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Have you ever wanted to take your favorite Android games, news or travel apps to your Windows PC? A new service from BlueStacks, which announced $7.6 million in financing today from Ignition Partners and others, makes that idea a reality. The company says that it “plays Cupid” between Android apps and Windows, allowing users to download Android apps to any x86-based Windows device.

The 3-year-old startup has drawn comparisons to Renton-based Parallels, which allows computer users to seamlessly switch between Mac and Windows environments. Parallels now employs more than 800 people, and continues to grow fast.

But is there a need for transferring Android apps to Windows?

BlueStacks CEO Rosen Sharma, the former CTO at McAfee, thinks so.

“Our vision is for an entirely new type of experience that supports the consumer interest in Android and also allows them to access some of the most valuable enterprise applications, enabling them to use their device of choice for work and play, Sharma said.

SlashGear’s Ben Bajarin provided an interesting analysis on BlueStacks last month, writing that it could provide a challenge for Microsoft if developers start creating applications on Android knowing that they could easily be transferred to Windows. CNET also points out the technical challenge of bringing mobile apps — some of which are designed for the touch interface of Android — to a PC-based environment. But Sharma tells CNET that most laptops will incorporate touch in the next two years.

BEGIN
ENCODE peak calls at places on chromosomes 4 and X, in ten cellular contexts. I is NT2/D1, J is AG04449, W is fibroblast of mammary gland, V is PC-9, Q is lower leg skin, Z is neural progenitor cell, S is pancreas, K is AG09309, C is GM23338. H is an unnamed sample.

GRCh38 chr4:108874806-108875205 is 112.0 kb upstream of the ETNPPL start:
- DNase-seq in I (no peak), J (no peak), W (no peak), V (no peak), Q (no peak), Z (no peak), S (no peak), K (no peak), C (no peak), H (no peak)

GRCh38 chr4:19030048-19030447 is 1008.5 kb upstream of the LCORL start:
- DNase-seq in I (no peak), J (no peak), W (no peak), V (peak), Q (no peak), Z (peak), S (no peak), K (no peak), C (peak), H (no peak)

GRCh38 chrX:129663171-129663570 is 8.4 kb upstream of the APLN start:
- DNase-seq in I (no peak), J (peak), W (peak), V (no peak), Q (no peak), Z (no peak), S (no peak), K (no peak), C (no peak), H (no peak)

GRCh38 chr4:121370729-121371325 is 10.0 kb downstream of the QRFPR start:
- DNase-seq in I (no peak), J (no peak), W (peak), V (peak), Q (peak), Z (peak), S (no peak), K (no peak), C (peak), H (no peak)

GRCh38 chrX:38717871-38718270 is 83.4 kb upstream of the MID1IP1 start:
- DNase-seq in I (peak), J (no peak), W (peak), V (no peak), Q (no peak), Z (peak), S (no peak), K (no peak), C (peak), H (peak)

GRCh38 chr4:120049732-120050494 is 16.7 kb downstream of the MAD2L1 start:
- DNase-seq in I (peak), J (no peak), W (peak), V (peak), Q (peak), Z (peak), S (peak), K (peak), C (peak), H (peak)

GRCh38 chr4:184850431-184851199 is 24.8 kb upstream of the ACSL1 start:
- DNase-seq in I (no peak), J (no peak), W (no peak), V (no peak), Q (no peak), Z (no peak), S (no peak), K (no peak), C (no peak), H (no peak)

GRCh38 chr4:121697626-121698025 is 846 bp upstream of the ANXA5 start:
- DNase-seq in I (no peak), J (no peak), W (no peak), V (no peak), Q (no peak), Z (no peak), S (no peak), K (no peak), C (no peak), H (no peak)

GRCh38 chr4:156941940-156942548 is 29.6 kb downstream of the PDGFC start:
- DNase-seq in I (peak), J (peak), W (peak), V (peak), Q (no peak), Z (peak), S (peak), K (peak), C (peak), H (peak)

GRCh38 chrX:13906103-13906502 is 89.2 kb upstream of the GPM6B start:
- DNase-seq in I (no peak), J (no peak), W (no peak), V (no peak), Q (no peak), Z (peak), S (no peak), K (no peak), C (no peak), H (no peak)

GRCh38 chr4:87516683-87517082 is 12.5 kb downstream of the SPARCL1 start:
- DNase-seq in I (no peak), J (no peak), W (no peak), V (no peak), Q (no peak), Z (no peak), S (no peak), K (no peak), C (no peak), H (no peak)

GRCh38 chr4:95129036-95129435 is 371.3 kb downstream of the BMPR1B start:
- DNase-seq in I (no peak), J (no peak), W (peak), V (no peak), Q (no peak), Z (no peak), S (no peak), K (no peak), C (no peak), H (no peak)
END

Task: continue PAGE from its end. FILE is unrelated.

The investment from Ignition marks the latest bet by the Bellevue venture capital firm in a Bay Area company. BlueStacks is based in Campbell, California, with operations in India and Japan. As a result of the deal, Frank Artale from Ignition will join the board.

“Ignition sees a clear demand for what BlueStacks can deliver: a way to help businesses of all sizes and consumers leverage their device of choice for work and play,” said Artale in a release. Other investors in the deal include Radar Partners, Helion Ventures, Redpoint Ventures and Andreessen Horowitz.

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